The New York subway is unlike any other transit system in the United States. This system extends for 230 miles (375 kilometers) with approximately 420 stations. It serves the four highly dense boroughs of the city (Manhattan, Brooklyn, Queens and the Bronx), each of which is 20 percent or more denser than any municipality large municipality in the United States or Canada. read more »
The world’s developing economies have dominated purchasing power economic growth over the last 35 years, according to the most recent gross domestic product (GDP-PPP) per capita data from the International Monetary Fund (IMF). This article summarizes economic growth for three periods, including from the earliest IMF data (1980 to 2015), the intermediate 2000 to 2015 period and the more recent 2010 to 2015 timeframe. read more »
The California High-Speed Rail Authority (CHSRA) has won the Independent Institute’s first California Golden Fleece Award for its lack of transparency and history of misleading the public about key details of the state’s “bullet-train” project, which no longer reflect what voters approved in 2008. read more »
While speculation is mounting that they’re overheating, the tech boom is still creating jobs at a rapid pace in the Bay Area and Silicon Valley, placing them atop our annual assessment of The Best Cities For Jobs for the third year in a row. A number of secondary tech centers are posting strong growth as well on the back of the boom, as well as spillover from Northern California as high prices push expanding companies and startups to locate elsewhere. read more »
The deceleration of China and resulting commodities crash have created a problem for developers of ultra luxury condominiums.
The ancient Egyptians believed that the sky was a solid dome, the belly of the goddess Nut who arched her body from one side of the horizon to the other. Every day, the sun god Ra emerged in the east and sailed in his boat across the sky until dusk when he disappeared in the west by dipping below the surface of Nun, the ocean upon which the whole flat earth floated. read more »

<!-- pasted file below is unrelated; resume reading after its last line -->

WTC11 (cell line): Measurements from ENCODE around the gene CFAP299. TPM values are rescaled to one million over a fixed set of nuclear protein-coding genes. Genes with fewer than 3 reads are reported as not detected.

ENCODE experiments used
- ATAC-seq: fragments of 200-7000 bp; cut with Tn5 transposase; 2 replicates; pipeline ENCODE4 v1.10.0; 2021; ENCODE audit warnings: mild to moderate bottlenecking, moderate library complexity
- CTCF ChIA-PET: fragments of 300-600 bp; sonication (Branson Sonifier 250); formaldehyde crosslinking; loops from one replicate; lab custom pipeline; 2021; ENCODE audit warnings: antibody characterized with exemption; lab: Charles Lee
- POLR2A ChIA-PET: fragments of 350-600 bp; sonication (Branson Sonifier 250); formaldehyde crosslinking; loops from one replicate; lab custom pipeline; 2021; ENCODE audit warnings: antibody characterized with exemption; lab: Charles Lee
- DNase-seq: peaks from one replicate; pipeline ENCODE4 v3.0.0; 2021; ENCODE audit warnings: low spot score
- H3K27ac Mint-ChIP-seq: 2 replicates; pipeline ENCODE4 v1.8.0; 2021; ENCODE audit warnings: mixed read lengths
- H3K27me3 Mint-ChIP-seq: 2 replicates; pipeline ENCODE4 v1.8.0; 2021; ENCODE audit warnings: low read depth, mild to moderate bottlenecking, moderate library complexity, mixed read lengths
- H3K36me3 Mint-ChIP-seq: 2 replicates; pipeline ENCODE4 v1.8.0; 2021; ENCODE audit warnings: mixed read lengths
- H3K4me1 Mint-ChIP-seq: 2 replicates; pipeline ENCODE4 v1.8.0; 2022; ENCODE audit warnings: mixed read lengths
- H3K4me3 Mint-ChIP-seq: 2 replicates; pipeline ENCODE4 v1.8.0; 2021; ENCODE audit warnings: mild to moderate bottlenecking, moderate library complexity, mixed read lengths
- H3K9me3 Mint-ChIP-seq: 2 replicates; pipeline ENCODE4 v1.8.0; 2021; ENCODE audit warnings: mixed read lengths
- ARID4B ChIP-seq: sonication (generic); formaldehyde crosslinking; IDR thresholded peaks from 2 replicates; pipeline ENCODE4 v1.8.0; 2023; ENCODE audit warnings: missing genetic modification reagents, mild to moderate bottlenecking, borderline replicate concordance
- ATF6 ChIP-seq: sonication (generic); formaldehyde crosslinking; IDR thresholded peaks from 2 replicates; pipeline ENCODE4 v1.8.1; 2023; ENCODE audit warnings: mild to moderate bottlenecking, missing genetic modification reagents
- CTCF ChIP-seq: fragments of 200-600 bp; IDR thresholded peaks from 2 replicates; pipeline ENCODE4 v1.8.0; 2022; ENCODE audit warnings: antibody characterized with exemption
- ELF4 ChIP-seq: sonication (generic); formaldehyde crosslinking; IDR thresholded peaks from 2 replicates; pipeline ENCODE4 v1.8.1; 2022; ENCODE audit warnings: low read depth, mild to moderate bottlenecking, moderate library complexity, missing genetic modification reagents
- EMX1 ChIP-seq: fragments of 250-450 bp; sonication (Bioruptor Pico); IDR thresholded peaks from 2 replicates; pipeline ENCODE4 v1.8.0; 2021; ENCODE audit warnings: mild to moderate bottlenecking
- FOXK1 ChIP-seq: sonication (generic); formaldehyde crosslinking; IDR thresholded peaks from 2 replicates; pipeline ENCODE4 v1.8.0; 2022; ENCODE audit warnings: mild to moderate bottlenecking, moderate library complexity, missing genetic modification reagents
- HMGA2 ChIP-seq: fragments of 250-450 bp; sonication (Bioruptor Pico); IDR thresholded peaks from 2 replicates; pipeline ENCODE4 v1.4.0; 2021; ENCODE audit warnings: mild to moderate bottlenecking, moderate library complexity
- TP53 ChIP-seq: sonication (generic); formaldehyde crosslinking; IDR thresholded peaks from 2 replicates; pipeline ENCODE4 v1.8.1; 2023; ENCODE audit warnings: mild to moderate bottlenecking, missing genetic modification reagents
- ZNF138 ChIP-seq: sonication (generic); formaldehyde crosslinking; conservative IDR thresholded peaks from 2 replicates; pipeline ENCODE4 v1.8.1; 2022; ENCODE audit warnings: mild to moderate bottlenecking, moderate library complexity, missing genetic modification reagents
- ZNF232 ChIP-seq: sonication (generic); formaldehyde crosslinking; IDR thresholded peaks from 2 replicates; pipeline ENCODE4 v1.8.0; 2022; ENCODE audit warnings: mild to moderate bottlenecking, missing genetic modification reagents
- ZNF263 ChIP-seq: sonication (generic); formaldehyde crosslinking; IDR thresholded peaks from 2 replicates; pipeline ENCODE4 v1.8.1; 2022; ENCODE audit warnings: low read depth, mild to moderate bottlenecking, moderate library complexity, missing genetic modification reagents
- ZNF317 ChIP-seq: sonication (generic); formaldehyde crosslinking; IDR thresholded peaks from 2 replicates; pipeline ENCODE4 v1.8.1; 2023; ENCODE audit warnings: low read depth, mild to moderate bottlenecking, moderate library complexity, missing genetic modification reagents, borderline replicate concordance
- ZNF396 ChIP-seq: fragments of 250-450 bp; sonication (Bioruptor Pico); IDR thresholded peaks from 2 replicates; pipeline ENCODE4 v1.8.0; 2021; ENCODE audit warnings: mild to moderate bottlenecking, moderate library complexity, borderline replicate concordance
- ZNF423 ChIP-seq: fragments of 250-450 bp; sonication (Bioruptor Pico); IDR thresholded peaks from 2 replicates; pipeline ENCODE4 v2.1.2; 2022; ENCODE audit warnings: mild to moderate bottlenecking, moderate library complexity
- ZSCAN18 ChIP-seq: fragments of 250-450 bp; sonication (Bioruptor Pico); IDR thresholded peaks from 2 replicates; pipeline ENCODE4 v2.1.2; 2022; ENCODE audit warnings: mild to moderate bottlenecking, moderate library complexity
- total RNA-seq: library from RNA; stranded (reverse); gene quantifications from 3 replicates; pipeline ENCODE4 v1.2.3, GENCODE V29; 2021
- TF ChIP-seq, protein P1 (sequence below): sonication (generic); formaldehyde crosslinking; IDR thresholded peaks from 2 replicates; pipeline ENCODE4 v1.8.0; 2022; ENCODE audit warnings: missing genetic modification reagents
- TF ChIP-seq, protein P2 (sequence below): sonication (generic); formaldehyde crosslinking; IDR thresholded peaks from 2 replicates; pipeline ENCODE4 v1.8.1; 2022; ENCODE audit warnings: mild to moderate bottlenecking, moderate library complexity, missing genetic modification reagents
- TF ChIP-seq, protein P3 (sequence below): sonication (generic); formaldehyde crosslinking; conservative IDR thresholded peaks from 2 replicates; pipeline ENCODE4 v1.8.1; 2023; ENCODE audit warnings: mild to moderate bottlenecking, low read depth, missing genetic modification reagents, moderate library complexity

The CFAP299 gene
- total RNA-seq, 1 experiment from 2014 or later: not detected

In his new book, The Human City, Joel Kotkin looks at the ways cities succeed or fail in terms of how their residents are best served. Here’s a tour of some past models.
Throughout history, urban areas have taken on many functions, which have often changed over time. Today, this trend continues as technology, globalization, and information technology both undermine and transform the nature of urban life. Developing a new urban paradigm requires, first and foremost, integrating the traditional roles of cities—religious, political, economic—with the new realities and possibilities of the age. Most importantly, we need to see how we can preserve the best, and most critical, aspects of urbanism. Cities should not be made to serve some ideological or aesthetic principle, but they should make life better for the vast majority of citizens. read more »
In an election year in which the top likely candidates come from New York, big cities arguably dominate American politics more than at any time since New Deal. The dynamics of urban politics, which are characterized by high levels of inequality and racial tensions—may be pushing Democrats ever further to the left and Republicans toward the inchoate resentment of Donald Trump.
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Black lives matter, we’re told—but in many American cities, black residents are either scarce or dwindling in number, chased away by misguided progressive policies that hinder working- and middle-class people. Such policies more severely affect blacks than whites because blacks start from further behind economically. Black median household income is only $35,481 per year, compared with $57,355 for whites. read more »
The Reason Foundation has published my new research reviewing the potential for urban containment (or other restrictive policies that are sometimes called "smart growth") to reduce greenhouse gas (GHG) emissions. Principal reports cited by advocates of urban containment are reviewed. The conclusion is that only minimal reductions if the gains from improved automobile fuel economy are excluded. read more »
The Bureau of Transportation Statistics recently released preliminary data summarizing public transportation ridership in the United States for the calendar year 2015. The preliminary data from the National Transit Data program showed transit ridership in 2015 of 10.4 billion annual riders approximately 2.5% below the 2014 count and also smaller than the 2013 count. read more »